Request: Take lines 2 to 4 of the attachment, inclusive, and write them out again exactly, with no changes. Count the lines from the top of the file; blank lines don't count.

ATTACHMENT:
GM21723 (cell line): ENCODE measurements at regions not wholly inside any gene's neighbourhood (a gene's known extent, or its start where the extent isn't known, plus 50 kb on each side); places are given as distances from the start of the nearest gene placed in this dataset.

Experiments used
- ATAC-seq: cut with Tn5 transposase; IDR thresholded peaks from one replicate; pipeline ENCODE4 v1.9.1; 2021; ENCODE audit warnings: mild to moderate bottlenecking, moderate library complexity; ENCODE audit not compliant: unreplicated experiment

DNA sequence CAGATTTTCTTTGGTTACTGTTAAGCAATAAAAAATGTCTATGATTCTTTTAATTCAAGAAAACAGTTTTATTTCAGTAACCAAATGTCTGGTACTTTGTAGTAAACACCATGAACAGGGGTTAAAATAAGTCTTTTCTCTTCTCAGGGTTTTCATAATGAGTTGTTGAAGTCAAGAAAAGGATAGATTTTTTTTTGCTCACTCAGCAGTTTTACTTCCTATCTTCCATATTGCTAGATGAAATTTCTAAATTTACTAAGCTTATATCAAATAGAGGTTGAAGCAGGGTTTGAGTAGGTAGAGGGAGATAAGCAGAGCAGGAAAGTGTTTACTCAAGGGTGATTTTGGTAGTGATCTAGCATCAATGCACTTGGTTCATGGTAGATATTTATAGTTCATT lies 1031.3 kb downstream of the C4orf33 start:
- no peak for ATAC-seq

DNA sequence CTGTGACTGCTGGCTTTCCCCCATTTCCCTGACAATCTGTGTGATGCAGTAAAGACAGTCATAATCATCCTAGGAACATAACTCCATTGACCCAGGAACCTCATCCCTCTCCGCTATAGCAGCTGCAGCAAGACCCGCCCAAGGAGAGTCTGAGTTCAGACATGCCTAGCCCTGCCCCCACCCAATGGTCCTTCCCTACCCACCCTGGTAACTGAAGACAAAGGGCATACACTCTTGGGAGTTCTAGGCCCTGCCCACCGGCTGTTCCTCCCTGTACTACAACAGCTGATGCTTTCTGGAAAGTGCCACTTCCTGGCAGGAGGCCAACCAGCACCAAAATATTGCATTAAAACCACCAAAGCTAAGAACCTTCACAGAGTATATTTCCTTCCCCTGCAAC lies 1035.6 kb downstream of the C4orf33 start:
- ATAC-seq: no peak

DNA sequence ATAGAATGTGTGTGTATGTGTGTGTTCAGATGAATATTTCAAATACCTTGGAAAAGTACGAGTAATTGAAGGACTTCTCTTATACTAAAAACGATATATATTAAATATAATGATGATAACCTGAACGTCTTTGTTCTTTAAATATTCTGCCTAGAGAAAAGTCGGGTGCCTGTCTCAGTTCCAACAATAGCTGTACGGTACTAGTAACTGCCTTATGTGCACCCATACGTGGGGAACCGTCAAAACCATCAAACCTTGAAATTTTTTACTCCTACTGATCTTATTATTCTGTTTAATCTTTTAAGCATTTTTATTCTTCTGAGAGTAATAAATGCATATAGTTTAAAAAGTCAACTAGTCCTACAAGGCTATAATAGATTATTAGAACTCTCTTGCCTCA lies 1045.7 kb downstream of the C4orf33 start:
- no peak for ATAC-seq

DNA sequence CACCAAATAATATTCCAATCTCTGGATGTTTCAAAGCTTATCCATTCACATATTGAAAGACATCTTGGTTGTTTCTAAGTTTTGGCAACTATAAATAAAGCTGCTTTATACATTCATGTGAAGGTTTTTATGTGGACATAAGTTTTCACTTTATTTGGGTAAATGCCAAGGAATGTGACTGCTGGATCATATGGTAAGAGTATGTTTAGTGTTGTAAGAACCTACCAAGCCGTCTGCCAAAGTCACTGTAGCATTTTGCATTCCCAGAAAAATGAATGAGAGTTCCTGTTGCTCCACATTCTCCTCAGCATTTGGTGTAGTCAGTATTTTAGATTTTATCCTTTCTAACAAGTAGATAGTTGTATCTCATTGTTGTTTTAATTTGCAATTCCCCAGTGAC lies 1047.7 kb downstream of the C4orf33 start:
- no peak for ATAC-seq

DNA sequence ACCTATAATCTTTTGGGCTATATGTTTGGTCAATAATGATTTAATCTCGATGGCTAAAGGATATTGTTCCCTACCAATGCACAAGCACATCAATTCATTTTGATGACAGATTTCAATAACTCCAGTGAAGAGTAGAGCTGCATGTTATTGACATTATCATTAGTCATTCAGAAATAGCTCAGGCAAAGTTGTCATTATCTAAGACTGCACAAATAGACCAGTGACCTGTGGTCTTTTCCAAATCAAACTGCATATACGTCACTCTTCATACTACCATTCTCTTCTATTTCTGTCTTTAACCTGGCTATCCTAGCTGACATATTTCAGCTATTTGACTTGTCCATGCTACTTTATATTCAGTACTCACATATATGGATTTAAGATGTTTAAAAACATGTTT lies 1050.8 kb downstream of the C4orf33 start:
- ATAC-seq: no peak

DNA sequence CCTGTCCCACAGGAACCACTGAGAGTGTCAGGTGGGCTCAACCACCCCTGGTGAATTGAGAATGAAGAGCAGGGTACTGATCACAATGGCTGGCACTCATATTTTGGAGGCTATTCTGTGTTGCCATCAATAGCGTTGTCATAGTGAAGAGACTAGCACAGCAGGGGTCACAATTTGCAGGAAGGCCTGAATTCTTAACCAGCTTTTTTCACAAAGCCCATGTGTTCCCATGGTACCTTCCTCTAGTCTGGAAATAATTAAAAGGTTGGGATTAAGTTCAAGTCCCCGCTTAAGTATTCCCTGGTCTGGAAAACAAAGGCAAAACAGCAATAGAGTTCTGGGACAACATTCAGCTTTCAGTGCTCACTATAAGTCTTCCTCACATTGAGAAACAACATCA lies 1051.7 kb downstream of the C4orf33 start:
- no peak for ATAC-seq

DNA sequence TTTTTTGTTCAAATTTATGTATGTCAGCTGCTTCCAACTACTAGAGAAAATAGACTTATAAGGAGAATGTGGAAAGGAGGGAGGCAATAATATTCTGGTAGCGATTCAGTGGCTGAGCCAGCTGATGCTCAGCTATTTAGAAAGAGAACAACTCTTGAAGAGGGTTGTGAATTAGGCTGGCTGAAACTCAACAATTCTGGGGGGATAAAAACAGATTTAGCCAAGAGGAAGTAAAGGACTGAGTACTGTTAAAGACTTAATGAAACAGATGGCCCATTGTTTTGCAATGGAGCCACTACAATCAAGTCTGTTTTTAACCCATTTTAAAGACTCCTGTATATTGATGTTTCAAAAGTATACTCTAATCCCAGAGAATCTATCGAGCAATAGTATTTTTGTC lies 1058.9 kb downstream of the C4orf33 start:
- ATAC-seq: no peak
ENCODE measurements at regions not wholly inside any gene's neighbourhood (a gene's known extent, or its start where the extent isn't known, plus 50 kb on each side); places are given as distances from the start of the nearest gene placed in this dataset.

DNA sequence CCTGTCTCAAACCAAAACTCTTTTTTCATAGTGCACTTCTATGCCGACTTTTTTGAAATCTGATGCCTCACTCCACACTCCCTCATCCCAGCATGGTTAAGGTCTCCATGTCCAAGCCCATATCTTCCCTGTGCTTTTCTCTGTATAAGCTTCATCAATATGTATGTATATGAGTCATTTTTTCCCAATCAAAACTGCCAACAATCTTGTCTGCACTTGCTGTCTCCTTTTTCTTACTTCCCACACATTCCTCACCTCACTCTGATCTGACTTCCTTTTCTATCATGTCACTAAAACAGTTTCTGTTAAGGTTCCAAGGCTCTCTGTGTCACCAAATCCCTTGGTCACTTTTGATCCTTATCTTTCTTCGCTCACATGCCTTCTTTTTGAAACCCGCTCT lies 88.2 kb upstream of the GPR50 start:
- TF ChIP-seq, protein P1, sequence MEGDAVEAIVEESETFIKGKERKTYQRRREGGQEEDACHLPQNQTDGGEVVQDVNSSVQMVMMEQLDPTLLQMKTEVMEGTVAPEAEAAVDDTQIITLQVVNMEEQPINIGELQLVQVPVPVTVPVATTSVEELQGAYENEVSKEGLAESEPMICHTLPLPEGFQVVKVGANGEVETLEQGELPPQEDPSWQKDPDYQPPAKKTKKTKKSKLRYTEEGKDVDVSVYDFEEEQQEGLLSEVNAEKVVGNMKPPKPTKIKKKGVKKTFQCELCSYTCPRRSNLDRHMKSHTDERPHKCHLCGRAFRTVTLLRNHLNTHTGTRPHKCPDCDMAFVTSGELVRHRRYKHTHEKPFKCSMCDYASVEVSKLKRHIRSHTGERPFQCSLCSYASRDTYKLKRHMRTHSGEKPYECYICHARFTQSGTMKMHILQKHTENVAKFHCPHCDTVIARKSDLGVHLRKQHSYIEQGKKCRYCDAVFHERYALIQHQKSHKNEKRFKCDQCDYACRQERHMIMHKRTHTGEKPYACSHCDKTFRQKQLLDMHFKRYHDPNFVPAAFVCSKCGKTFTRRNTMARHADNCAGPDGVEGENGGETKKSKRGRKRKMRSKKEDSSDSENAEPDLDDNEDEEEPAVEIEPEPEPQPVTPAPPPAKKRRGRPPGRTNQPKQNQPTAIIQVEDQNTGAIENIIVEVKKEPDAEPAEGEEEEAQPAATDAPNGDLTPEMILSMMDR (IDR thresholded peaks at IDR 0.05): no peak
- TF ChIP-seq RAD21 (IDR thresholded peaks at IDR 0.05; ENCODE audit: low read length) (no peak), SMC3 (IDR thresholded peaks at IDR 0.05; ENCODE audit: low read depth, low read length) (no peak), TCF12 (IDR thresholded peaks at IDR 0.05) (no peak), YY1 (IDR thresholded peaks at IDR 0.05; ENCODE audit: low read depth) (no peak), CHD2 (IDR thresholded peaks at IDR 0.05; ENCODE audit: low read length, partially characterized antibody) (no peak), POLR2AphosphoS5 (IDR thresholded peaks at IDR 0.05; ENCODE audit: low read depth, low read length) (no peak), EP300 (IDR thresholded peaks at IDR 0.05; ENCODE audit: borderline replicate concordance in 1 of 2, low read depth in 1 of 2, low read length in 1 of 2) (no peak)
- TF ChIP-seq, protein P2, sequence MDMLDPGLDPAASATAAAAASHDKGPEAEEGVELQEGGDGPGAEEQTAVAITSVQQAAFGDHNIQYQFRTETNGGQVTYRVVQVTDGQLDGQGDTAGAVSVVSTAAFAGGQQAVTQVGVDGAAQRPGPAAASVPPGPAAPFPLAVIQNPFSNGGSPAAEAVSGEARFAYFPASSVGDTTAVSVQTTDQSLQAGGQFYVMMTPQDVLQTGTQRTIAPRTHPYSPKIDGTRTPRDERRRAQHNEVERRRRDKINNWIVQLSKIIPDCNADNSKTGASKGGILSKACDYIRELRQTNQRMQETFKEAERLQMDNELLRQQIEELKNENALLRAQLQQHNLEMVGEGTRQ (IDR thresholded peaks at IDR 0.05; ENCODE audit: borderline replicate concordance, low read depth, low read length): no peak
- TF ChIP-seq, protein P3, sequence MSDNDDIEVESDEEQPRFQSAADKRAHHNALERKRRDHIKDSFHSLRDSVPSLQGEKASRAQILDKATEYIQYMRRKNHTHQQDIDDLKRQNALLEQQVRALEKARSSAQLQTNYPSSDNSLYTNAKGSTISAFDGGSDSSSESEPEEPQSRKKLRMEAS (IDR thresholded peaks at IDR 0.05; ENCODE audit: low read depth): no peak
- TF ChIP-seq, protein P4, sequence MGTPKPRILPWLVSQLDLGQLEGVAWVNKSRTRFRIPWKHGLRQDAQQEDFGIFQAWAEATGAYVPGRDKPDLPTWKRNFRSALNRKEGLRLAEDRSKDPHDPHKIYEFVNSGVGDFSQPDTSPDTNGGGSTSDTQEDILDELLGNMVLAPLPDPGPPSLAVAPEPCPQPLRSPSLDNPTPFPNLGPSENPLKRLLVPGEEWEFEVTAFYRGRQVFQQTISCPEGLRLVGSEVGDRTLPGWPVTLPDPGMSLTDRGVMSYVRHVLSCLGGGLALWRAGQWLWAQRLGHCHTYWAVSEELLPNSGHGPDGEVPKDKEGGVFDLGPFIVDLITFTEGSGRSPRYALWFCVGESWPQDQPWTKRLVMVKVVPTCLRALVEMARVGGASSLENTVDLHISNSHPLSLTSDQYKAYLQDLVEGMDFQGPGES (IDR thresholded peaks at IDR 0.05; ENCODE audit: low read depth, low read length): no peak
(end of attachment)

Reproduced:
Experiments used
- ATAC-seq: cut with Tn5 transposase; IDR thresholded peaks from one replicate; pipeline ENCODE4 v1.9.1; 2021; ENCODE audit warnings: mild to moderate bottlenecking, moderate library complexity; ENCODE audit not compliant: unreplicated experiment

DNA sequence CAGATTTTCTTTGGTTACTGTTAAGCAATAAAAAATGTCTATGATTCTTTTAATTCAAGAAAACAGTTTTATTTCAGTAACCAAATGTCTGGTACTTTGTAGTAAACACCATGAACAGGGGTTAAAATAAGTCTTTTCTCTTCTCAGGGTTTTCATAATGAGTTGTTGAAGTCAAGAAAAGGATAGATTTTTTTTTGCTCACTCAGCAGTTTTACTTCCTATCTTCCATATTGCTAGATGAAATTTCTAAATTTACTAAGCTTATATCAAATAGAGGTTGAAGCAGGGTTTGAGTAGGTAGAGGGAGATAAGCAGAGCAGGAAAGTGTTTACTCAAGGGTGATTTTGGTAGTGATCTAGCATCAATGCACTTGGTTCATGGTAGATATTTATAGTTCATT lies 1031.3 kb downstream of the C4orf33 start: